Catching up with Liz Garbus, director of Bobby Fischer Against the World

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Liz Garbus is one of the most pre-eminent documentary filmmakers of the day. Her best-known film may be the prison documentary The Farm: Angola, USA, which won the Sundance Film Festival and was nominated for an Academy Award. But more recently she collaborated with Rory Kennedy on Street Fight, which was also Oscar-nominated, and she produced the Emmy-winning Ghosts of Abu Ghraib. Her new picture is a fascinating work about a fascinating man. Bobby Fischer Against the World just kicked off HBO’s Documentary Films Summer Series, which will feature a second Garbus offering in July. She joined us to talk about making a documentary about one of the most enigmatic sports figures of our generation.

Paste: How did you first get interested in Bobby Fischer’s story?

Liz Garbus: I was actually on a plane on January 18 of 2008, on my way to the Sundance Film Festival, when I read Bobby Fischer’s obituary, and I became fascinated with his story. When I got off the plane I immediately started doing some research into what had been done already, and I just kept thinking, wow, I really want this to be my next project.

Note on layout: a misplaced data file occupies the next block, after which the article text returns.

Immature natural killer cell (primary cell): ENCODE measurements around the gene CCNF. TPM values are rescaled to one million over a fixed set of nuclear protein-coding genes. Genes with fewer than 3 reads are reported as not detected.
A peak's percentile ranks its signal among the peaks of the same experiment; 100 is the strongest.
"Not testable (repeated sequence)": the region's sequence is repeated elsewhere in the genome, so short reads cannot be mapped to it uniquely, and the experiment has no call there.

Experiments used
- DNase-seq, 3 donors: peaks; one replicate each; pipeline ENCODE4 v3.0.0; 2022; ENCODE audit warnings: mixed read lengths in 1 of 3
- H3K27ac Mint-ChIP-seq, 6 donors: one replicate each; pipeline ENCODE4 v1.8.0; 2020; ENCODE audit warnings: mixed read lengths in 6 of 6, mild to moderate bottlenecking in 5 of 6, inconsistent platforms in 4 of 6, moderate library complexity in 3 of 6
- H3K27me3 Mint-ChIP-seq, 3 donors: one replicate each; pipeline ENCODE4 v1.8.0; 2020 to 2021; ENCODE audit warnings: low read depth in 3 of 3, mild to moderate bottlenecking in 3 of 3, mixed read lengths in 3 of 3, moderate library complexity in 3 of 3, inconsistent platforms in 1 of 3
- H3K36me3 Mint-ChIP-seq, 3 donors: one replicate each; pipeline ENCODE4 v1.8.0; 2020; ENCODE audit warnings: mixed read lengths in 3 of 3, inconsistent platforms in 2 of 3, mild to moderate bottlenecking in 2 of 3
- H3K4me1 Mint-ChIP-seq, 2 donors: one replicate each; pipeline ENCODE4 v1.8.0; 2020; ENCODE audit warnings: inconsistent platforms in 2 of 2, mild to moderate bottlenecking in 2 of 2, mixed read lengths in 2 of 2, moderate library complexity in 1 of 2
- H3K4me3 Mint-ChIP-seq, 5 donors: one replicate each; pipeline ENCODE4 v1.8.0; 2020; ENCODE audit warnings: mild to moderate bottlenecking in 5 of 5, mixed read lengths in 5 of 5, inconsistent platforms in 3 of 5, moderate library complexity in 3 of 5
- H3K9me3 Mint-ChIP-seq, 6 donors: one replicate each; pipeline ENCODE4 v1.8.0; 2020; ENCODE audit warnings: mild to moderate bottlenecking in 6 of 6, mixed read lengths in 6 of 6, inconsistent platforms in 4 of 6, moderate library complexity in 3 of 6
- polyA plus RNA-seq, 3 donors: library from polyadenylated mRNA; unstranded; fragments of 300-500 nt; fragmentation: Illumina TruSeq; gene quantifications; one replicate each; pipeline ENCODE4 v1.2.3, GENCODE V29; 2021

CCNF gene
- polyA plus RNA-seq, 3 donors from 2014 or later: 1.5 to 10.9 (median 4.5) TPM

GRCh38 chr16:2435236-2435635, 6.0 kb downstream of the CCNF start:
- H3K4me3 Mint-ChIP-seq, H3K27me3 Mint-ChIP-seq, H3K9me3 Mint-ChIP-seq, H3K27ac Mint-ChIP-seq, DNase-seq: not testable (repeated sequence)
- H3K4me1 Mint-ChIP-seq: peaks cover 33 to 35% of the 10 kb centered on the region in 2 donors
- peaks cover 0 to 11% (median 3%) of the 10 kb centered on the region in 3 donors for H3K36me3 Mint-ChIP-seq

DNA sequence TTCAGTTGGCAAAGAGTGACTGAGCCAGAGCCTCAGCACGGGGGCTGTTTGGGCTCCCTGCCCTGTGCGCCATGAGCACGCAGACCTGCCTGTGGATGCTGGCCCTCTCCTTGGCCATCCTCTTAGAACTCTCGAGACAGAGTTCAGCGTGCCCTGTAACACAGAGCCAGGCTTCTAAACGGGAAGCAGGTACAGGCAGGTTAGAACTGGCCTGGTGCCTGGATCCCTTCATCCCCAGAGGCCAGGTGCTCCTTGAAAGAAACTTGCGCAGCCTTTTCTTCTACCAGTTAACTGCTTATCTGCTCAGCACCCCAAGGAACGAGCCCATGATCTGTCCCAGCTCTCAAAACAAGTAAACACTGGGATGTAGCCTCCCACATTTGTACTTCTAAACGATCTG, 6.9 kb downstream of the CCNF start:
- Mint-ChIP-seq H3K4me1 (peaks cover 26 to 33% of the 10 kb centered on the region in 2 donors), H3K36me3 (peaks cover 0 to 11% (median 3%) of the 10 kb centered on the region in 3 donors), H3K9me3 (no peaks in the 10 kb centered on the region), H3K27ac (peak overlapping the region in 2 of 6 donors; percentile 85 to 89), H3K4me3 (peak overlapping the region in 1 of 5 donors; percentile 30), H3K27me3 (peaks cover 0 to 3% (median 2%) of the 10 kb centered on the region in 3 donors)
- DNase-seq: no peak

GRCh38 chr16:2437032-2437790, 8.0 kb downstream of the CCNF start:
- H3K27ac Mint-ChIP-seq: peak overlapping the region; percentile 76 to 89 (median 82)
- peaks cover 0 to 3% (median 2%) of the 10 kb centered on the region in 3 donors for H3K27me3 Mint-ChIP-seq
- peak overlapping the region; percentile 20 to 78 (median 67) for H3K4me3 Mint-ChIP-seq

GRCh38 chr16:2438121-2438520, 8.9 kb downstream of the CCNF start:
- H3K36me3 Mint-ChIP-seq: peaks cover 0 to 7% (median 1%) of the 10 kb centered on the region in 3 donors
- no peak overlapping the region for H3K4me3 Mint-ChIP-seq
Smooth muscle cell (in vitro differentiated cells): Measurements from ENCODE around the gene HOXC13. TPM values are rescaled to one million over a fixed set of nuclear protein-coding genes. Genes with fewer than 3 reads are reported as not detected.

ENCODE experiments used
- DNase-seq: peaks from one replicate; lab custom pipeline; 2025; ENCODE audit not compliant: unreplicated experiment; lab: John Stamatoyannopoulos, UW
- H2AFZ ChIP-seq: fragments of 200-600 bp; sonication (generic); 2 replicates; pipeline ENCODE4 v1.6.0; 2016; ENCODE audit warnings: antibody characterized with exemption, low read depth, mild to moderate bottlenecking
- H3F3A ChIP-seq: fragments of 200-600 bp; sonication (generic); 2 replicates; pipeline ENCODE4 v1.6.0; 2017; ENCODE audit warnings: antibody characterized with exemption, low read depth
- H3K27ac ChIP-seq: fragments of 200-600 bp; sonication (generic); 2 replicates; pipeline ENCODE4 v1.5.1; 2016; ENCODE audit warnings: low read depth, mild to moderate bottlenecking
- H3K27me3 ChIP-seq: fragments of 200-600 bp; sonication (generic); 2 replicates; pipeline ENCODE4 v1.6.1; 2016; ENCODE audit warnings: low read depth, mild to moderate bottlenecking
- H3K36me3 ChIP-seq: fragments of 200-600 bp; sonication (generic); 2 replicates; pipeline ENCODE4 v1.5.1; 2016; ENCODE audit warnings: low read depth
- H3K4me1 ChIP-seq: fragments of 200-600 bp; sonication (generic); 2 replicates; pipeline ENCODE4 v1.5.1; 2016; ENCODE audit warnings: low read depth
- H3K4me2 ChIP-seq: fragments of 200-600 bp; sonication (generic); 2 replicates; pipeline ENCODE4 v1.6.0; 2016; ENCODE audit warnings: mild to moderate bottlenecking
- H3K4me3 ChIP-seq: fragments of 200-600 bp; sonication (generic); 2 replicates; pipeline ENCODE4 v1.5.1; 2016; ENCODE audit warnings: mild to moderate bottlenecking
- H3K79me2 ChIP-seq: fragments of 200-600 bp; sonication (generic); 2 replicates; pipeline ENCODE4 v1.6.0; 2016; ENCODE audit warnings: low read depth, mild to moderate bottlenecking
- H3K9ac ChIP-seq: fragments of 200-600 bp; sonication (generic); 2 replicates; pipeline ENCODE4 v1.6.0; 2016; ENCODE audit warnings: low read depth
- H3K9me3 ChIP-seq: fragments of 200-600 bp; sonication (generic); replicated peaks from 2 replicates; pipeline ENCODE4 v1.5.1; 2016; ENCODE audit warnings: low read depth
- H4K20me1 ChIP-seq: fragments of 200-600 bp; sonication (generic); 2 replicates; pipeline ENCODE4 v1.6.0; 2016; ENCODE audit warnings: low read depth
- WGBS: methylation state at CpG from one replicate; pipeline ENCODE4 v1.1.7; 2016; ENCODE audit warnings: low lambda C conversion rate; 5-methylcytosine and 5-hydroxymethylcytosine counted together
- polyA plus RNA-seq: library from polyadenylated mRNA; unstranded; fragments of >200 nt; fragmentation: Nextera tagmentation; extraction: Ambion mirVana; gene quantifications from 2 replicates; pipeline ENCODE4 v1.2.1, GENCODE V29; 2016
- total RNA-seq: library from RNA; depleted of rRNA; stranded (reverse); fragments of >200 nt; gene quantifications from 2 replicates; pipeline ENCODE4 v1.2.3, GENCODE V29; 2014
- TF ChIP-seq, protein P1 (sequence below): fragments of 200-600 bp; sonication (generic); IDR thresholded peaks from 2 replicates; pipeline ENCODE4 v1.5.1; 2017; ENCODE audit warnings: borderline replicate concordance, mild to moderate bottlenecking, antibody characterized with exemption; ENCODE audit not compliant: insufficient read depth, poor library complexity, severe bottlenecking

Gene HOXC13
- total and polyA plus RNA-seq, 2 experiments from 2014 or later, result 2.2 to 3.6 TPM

Paste: As far as the research for the doc, there’s a ton of information out there to dive into. How’d you start that?

Garbus: Well, I did a lot of reading. Books about chess, the theory and ideology and history of chess. And of course books about Fischer himself, making notes about the scenes and high points. And also looking at who was there, who could help tell this story. And I started making a kind of hit list through all of that. And then of course there’s the archival research process, which on this film was a major undertaking. But it returned some great rewards, some great 70’s gems. It was a really lengthy process. Ultimately we ended up combing the globe and turning up clues about footage that we believed existed, and wanted in the movie.

Paste: How long did that take?